The new chip is slated to come in 2015, and it replaces the previously planned Nvidia Parker. Interestingly, while Parker was listed to come with a new Denver CPU (with two 64-bit large ‘super-cores’), Erista only confirms that it’d be based on a Maxwell GPU and gives no details about the CPU that will power it. Parker was also planned to be manufactured on the FinFET (tri-gate in Intel speak) process, whereas for Erista, Nvidia does not disclose the manufacturing process.
Going back to Nvidia’s Tegra chips, the company announced that Audi will be using Tegra SoCs for their car collision sensors. Audi even brought a car on stage (neatly, the car drove itself up on stage) to show the new Audi Connect computer based on the Tegra K1.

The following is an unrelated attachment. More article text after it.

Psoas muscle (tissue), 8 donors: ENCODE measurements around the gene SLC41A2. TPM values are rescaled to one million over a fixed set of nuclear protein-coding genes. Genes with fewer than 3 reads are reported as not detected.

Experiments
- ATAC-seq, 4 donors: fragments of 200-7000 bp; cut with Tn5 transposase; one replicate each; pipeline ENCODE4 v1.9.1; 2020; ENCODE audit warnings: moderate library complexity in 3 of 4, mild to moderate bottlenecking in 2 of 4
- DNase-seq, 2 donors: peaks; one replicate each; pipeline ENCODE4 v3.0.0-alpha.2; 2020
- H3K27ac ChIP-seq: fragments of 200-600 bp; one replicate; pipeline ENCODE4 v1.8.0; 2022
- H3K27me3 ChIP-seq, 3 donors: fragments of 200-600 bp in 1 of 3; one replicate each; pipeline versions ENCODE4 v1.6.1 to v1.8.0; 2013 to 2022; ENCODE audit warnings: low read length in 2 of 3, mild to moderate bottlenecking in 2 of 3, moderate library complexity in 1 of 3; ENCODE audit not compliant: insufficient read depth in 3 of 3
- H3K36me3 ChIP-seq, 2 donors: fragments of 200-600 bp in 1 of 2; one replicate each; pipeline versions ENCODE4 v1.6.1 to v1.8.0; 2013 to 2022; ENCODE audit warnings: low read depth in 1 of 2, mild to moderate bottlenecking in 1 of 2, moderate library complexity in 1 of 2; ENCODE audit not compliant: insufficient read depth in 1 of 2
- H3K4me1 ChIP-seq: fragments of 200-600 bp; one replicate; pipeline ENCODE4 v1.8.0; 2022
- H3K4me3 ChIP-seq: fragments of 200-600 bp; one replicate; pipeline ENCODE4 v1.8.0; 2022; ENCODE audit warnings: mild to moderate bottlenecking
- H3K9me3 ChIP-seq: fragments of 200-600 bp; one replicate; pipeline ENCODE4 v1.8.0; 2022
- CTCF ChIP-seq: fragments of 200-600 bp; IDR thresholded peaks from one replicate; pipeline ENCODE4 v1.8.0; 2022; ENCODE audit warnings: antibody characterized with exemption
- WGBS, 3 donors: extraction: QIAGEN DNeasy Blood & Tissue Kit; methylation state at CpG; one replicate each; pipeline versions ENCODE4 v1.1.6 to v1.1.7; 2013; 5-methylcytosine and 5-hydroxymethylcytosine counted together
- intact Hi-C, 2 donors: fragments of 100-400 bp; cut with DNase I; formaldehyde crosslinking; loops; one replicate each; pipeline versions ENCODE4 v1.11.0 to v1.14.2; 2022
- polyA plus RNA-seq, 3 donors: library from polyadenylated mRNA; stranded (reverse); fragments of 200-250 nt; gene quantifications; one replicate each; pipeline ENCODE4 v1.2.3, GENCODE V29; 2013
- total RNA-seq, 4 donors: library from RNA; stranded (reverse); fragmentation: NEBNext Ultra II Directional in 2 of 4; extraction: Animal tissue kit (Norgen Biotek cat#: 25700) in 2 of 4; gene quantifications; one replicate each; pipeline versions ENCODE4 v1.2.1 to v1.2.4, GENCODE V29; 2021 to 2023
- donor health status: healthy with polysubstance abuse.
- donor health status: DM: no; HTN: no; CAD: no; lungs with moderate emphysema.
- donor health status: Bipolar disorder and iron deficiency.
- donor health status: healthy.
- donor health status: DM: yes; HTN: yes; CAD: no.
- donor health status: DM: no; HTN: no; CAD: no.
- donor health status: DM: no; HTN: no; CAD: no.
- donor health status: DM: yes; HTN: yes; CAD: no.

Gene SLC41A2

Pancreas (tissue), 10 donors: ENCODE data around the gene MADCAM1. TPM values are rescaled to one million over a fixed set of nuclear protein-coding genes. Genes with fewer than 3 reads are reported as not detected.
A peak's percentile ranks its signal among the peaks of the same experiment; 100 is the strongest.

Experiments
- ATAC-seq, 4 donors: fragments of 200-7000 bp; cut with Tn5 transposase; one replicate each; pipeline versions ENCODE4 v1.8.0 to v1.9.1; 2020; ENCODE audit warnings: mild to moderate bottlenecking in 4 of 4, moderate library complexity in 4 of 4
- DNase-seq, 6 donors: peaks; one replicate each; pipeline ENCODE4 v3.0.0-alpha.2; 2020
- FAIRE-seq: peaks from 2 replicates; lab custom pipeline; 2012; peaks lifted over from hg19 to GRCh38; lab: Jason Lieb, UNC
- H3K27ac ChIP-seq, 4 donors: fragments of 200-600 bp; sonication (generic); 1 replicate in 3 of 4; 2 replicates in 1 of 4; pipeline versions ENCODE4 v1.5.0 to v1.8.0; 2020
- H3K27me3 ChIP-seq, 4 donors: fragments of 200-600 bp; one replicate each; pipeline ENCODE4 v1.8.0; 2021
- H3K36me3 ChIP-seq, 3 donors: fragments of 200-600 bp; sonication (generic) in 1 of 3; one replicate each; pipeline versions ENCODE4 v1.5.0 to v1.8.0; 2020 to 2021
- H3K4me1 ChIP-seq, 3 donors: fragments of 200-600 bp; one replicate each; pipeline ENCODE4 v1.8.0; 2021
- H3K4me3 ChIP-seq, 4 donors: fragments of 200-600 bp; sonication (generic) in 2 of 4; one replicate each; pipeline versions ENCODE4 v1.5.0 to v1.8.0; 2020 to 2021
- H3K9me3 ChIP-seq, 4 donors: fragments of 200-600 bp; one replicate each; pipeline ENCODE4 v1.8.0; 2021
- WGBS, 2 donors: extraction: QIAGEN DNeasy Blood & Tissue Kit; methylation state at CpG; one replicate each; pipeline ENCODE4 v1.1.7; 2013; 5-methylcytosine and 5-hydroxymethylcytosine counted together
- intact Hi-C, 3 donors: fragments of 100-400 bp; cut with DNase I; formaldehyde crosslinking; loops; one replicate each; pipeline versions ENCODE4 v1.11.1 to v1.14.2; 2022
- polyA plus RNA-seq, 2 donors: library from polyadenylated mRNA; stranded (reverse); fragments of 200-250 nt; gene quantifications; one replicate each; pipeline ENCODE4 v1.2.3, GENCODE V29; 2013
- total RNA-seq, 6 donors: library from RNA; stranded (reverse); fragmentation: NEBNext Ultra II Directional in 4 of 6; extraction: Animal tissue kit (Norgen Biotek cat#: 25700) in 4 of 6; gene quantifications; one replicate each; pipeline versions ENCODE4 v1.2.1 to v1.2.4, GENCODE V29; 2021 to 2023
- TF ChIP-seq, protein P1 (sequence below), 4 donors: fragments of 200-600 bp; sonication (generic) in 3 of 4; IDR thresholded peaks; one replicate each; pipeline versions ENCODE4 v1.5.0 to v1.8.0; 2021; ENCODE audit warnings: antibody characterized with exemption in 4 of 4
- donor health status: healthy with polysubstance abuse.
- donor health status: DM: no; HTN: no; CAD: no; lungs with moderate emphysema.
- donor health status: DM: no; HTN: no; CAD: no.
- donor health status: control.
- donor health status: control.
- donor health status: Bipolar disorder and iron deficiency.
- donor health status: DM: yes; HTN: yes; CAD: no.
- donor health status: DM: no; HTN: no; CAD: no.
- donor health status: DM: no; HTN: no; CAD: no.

Nvidia is shipping its Tegra K1 in the second half of the year, but apart from the Audi partnership, we have not heard any big names adopting the company’s solution. The competition in the silicon space has only intensified recently, as in the past couple of years Apple and Samsung have stepped up their own chip development efforts. Nonetheless, it's a big market out there, isn't it? With all this in mind, we are wondering what you think of this latest reshuffle in Nvidia's plans: do you see the Erista chip catching up with solutions from other chip makers?
Nvidia unveils next generation Tegra: welcome Erista, the son of Logan
1. New Tegra roadmap
2. Old Tegra Roadmap
3. New GPU roadmap
4. Old GPU roadmap
source: Nvidia via AnandTech